Leslie Copeland Law


Question: Can I get an annulment?

Family LawLeslie Copeland
Annulment Arkansas Divorce Family Lawyer Attorney

What is an annulment? 

An annulment is a declaration by the court that a marriage was not valid. Upon a decree of annulment, the marriage will be treated as if it did not exist.

What are the effects of an annulment? 

If your marriage is annulled, then you will return to the status you had before the marriage. For example, if you owned a home in your name before you were married, you will return to being the sole owner. It will not be considered marital property and your former spouse will not have any rights to it. Likewise, you will not inherit from a spouse if your marriage is annulled. It will be as if you were never married at all. 

However, there is one exception to note. Children born to a marriage that is subsequently annulled will still be considered legitimate in that the former husband will still be assumed to be the father. Even if you are granted the annulment, the court will decide custody, visitation and child support issues separately.

Am I eligible for an annulment?

There are very specific grounds for getting an annulment in Arkansas. An annulment is available when either one of the parties was not capable of consenting to the marriage because:

  • One or both of the parties were too young to legally get married;
  • One or both of the parties were mentally unable to understand and consent to the marriage;
  • One or both the parties were incapable of entering into the marriage state due to physical causes;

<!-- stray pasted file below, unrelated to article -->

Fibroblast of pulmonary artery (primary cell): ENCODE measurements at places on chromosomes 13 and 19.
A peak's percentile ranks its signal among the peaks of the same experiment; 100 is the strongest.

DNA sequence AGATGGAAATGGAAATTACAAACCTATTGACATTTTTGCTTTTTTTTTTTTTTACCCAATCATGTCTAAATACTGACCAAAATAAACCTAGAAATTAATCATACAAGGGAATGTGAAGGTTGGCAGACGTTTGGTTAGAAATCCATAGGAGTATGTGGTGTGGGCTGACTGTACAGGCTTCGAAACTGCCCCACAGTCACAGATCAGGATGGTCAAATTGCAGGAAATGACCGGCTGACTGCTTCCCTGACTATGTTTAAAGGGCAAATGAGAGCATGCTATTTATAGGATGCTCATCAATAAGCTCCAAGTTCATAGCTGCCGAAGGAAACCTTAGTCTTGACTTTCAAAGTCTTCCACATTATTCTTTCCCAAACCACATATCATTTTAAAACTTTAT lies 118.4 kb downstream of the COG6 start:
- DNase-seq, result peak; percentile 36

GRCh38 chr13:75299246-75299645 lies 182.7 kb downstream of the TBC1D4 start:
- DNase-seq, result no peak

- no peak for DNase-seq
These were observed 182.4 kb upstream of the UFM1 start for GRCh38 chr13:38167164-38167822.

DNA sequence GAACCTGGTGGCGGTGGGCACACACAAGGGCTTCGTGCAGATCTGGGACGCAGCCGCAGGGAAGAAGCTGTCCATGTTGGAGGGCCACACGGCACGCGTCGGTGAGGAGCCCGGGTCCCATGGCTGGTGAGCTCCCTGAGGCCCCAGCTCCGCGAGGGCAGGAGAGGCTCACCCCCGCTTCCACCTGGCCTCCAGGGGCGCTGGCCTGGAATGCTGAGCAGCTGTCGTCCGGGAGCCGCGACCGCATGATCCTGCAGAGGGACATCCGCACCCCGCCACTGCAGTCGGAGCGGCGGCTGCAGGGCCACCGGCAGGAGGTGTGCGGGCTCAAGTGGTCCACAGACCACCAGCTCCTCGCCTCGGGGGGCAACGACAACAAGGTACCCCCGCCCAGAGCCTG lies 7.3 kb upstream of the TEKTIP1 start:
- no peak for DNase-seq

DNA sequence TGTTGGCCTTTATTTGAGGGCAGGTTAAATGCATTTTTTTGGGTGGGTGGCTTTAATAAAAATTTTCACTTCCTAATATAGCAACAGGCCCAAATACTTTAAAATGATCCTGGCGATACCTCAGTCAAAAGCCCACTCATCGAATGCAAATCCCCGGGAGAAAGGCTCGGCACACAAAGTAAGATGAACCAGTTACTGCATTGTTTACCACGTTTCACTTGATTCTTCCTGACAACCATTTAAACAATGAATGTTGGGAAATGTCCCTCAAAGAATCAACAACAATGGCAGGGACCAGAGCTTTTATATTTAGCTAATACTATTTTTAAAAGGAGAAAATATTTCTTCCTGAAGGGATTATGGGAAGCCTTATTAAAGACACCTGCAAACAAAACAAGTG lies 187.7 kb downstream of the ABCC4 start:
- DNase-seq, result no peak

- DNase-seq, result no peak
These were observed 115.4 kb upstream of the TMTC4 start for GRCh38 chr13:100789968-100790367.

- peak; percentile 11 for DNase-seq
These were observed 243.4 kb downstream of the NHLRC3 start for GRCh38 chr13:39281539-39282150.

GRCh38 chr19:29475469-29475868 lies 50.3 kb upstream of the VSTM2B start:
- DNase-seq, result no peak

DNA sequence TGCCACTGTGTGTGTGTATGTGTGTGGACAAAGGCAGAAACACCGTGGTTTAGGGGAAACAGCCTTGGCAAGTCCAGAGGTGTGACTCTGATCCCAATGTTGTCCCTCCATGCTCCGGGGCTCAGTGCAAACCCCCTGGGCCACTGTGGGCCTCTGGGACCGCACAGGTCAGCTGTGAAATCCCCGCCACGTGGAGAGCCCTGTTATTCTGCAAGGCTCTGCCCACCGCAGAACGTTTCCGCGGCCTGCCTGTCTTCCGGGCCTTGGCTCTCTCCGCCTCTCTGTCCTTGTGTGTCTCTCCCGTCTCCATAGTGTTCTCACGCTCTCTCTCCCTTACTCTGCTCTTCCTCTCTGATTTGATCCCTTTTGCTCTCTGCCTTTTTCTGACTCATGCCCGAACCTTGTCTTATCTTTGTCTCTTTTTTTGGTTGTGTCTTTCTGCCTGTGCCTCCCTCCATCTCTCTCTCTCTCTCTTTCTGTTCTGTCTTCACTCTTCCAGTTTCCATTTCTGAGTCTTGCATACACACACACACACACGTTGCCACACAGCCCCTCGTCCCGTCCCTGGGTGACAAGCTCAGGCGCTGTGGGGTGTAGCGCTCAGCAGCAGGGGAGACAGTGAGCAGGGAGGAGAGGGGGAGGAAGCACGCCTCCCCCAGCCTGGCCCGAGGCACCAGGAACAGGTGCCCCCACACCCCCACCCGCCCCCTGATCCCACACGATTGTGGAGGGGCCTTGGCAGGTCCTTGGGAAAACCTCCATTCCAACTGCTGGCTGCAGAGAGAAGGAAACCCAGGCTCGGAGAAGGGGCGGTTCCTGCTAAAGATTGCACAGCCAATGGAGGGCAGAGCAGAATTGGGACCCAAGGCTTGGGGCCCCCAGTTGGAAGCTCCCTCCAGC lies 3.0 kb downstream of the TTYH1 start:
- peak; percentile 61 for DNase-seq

• Consent to marry was obtained through fraud; or
  • Consent to marry was obtained through force.

The most common ground for divorce that I see in my practice is consent obtained by fraud for reasons of citizenship. You may be entitled to an annulment if you were defrauded into marrying someone so that they could gain citizenship.

Other examples include where one spouse didn't tell the other that they were impotent; or in the shotgun wedding example, where one of the parties was forced to get married against their will; or, where one or both parties were so intoxicated that they were incapable of consent.

A case I studied in law school involved a couple who were mentally disabled and got married. However, because both knew what marriage was and what getting married meant, and were therefore capable of consenting to it, the marriage was allowed to stand.

What is the difference between divorce and annulment? 

You can only get an annulment if the marriage was never valid. If the marriage was valid, you will need to get a divorce.

An attorney can help you decide if an annulment or a divorce is right for you and your situation. If you think you need an annulment or a divorce, schedule a consultation with Leslie to talk about your options.